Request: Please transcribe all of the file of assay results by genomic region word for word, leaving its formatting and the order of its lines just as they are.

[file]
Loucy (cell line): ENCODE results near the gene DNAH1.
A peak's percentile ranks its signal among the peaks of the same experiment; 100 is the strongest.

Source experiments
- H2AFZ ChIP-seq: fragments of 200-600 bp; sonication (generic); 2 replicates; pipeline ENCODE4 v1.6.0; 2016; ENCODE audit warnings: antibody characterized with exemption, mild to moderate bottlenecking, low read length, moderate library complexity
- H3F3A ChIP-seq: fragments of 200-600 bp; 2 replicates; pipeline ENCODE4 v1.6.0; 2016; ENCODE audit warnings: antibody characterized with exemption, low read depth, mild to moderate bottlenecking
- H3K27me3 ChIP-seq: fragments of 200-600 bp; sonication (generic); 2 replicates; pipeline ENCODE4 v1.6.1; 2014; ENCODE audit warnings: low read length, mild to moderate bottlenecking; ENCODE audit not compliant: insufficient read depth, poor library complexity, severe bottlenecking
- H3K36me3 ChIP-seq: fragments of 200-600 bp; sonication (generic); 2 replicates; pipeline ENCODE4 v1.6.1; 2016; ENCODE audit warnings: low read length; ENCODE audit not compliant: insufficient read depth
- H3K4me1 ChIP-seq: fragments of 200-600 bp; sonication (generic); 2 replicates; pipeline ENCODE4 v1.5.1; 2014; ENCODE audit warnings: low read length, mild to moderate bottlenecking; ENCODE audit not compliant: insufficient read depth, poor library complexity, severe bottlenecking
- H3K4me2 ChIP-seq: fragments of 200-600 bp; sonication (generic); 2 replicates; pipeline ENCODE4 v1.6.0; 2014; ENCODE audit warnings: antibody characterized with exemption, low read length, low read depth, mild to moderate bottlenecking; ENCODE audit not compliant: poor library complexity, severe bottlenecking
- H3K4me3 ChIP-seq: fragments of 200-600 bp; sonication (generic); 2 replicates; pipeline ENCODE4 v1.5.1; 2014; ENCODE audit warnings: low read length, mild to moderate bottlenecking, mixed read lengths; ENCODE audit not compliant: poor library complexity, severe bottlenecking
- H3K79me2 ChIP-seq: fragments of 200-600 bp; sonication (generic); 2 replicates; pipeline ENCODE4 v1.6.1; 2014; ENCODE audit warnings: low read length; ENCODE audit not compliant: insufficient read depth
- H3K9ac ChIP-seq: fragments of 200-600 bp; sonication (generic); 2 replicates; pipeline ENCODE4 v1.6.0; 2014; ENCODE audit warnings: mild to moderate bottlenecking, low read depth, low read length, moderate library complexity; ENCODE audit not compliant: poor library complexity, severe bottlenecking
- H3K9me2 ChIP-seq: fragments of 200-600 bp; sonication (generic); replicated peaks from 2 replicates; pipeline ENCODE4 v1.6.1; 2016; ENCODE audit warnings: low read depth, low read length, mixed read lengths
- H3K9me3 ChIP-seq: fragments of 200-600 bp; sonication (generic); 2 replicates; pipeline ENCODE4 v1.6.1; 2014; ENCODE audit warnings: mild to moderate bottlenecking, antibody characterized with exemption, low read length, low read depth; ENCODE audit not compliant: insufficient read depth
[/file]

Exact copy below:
Loucy (cell line): ENCODE results near the gene DNAH1.
A peak's percentile ranks its signal among the peaks of the same experiment; 100 is the strongest.

Source experiments
- H2AFZ ChIP-seq: fragments of 200-600 bp; sonication (generic); 2 replicates; pipeline ENCODE4 v1.6.0; 2016; ENCODE audit warnings: antibody characterized with exemption, mild to moderate bottlenecking, low read length, moderate library complexity
- H3F3A ChIP-seq: fragments of 200-600 bp; 2 replicates; pipeline ENCODE4 v1.6.0; 2016; ENCODE audit warnings: antibody characterized with exemption, low read depth, mild to moderate bottlenecking
- H3K27me3 ChIP-seq: fragments of 200-600 bp; sonication (generic); 2 replicates; pipeline ENCODE4 v1.6.1; 2014; ENCODE audit warnings: low read length, mild to moderate bottlenecking; ENCODE audit not compliant: insufficient read depth, poor library complexity, severe bottlenecking
- H3K36me3 ChIP-seq: fragments of 200-600 bp; sonication (generic); 2 replicates; pipeline ENCODE4 v1.6.1; 2016; ENCODE audit warnings: low read length; ENCODE audit not compliant: insufficient read depth
- H3K4me1 ChIP-seq: fragments of 200-600 bp; sonication (generic); 2 replicates; pipeline ENCODE4 v1.5.1; 2014; ENCODE audit warnings: low read length, mild to moderate bottlenecking; ENCODE audit not compliant: insufficient read depth, poor library complexity, severe bottlenecking
- H3K4me2 ChIP-seq: fragments of 200-600 bp; sonication (generic); 2 replicates; pipeline ENCODE4 v1.6.0; 2014; ENCODE audit warnings: antibody characterized with exemption, low read length, low read depth, mild to moderate bottlenecking; ENCODE audit not compliant: poor library complexity, severe bottlenecking
- H3K4me3 ChIP-seq: fragments of 200-600 bp; sonication (generic); 2 replicates; pipeline ENCODE4 v1.5.1; 2014; ENCODE audit warnings: low read length, mild to moderate bottlenecking, mixed read lengths; ENCODE audit not compliant: poor library complexity, severe bottlenecking
- H3K79me2 ChIP-seq: fragments of 200-600 bp; sonication (generic); 2 replicates; pipeline ENCODE4 v1.6.1; 2014; ENCODE audit warnings: low read length; ENCODE audit not compliant: insufficient read depth
- H3K9ac ChIP-seq: fragments of 200-600 bp; sonication (generic); 2 replicates; pipeline ENCODE4 v1.6.0; 2014; ENCODE audit warnings: mild to moderate bottlenecking, low read depth, low read length, moderate library complexity; ENCODE audit not compliant: poor library complexity, severe bottlenecking
- H3K9me2 ChIP-seq: fragments of 200-600 bp; sonication (generic); replicated peaks from 2 replicates; pipeline ENCODE4 v1.6.1; 2016; ENCODE audit warnings: low read depth, low read length, mixed read lengths
- H3K9me3 ChIP-seq: fragments of 200-600 bp; sonication (generic); 2 replicates; pipeline ENCODE4 v1.6.1; 2014; ENCODE audit warnings: mild to moderate bottlenecking, antibody characterized with exemption, low read length, low read depth; ENCODE audit not compliant: insufficient read depth